CHOICE calls for more transparent beef labelling
Australian consumer group CHOICE has called for clearer labelling on beef products sold in supermarkets and at restaurants, following new research that 91 per cent of consumers “do not have enough information” about the “ethical production of food products” in Australia.
CHOICE has called for consumers to be better informed about the terms “grass-fed”, “grain-fed,” biodynamic beef,” “free-range beef” and “hormone-free beef” when choosing a steak.
CHOICE Food Policy Advisor Angela McDougall said that consumers pay “premium” for steak but may not understand the different production methods.
“When people order a grain-fed steak, they may not realise that this means cattle are in a feedlot for 60 or 70 days on a protein-rich diet with the primary objective of fast weight gain,” Ms McDougall said.
“Understanding the meaning of different steak descriptions can help shoppers decide what’s important to them – for some it’s the ethical concerns like animal welfare and sustainability, while for others it might come down to value for money or taste,” Ms McDougall added.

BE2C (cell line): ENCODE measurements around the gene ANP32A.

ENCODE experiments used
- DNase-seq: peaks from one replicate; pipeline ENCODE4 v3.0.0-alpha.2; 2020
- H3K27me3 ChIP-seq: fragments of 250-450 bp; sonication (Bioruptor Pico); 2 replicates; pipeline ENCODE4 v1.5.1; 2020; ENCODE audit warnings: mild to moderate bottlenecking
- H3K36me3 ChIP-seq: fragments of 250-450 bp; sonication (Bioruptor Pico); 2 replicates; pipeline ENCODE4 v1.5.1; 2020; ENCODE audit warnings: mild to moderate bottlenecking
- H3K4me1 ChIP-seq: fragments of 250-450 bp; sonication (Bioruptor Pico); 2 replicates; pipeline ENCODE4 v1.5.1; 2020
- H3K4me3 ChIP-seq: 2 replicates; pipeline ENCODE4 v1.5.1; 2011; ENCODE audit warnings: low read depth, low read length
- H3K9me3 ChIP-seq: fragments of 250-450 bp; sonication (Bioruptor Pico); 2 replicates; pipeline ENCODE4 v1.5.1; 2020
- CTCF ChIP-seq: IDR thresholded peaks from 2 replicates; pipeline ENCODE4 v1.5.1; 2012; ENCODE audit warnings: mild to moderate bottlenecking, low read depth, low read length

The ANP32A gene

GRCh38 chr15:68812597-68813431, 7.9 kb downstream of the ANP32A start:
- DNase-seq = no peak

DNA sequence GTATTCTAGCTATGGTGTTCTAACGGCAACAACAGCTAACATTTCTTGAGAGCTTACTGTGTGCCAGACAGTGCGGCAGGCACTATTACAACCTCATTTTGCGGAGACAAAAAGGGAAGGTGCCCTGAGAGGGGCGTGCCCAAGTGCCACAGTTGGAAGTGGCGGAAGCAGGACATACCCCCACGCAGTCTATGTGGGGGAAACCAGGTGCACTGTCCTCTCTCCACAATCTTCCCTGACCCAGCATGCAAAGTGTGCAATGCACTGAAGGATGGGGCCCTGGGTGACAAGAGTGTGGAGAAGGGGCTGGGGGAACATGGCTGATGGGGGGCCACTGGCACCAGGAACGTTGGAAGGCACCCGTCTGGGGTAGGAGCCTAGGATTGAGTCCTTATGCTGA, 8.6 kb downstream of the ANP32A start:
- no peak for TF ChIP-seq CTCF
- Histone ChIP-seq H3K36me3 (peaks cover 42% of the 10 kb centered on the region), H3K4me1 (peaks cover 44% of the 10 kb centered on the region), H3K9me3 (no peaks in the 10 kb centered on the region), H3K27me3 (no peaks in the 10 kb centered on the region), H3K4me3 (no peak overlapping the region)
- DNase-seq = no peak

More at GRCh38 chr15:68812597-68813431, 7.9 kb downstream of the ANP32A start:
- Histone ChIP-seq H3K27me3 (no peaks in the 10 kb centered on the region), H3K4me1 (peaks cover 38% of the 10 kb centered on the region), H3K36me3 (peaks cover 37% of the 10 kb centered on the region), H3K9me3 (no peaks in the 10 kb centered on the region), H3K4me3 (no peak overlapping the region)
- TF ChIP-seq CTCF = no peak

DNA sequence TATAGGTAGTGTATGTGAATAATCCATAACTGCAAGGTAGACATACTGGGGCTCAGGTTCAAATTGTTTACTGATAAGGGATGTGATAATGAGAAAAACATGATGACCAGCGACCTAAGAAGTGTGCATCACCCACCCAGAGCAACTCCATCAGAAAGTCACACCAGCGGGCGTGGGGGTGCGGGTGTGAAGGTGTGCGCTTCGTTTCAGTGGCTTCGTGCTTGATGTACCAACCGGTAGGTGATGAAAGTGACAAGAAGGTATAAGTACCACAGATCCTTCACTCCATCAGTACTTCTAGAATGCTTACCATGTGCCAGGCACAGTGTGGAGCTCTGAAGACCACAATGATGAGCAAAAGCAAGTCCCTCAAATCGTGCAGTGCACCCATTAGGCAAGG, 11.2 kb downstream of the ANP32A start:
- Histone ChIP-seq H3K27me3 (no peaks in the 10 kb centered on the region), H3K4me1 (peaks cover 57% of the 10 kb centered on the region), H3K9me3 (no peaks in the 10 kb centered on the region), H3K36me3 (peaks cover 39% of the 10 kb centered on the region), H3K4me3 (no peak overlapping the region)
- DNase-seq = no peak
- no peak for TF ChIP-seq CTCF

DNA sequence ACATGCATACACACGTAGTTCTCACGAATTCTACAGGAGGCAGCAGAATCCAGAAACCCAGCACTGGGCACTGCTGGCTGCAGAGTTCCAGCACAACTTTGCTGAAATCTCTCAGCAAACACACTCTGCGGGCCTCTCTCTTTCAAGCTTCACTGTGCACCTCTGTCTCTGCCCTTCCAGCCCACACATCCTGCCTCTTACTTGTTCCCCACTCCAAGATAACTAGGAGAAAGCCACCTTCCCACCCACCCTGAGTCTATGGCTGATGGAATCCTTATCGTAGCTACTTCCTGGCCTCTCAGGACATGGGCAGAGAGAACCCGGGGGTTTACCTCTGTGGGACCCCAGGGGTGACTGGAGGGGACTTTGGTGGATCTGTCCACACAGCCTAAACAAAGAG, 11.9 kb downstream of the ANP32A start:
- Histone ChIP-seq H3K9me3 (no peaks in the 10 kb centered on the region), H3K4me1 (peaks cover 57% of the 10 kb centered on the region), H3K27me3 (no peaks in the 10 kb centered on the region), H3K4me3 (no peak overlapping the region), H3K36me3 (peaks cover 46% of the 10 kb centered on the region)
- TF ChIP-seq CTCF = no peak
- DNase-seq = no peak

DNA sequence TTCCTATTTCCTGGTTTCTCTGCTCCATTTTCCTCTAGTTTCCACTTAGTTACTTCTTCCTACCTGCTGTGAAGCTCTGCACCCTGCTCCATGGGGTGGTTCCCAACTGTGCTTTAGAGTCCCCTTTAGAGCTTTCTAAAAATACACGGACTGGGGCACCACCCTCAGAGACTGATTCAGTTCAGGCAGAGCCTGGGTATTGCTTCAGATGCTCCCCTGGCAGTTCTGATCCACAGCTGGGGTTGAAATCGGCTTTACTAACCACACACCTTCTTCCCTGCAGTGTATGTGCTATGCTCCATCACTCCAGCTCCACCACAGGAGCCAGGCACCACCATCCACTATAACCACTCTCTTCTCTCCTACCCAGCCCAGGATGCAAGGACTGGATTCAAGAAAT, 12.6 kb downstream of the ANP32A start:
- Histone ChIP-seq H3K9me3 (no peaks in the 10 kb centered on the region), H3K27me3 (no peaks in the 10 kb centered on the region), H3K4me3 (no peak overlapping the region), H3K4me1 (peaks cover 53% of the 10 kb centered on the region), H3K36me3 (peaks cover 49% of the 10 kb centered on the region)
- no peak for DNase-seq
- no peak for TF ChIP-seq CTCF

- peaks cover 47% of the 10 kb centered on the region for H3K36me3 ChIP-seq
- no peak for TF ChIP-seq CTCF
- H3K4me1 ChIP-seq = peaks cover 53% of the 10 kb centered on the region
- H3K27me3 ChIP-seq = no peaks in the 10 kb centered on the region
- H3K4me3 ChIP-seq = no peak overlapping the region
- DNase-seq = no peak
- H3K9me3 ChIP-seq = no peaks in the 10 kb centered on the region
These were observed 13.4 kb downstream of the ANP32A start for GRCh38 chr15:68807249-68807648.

According to estimates from the Meat and Livestock Association and referenced by CHOICE, Australian consumers spent around $6.7 billion on beef between 2010 – 2011.
In CHOICE’s beef labelling guide, CHOICE provides its own descriptions of “grass fed beef”, “pasture-raised beef”, “grain-fed beef”, “feedlot beef”, “organic beef”, “biodynamic beef”, “free-range beef”, and “hormone-free beef”. These are not necessarily the same as may apply under current laws.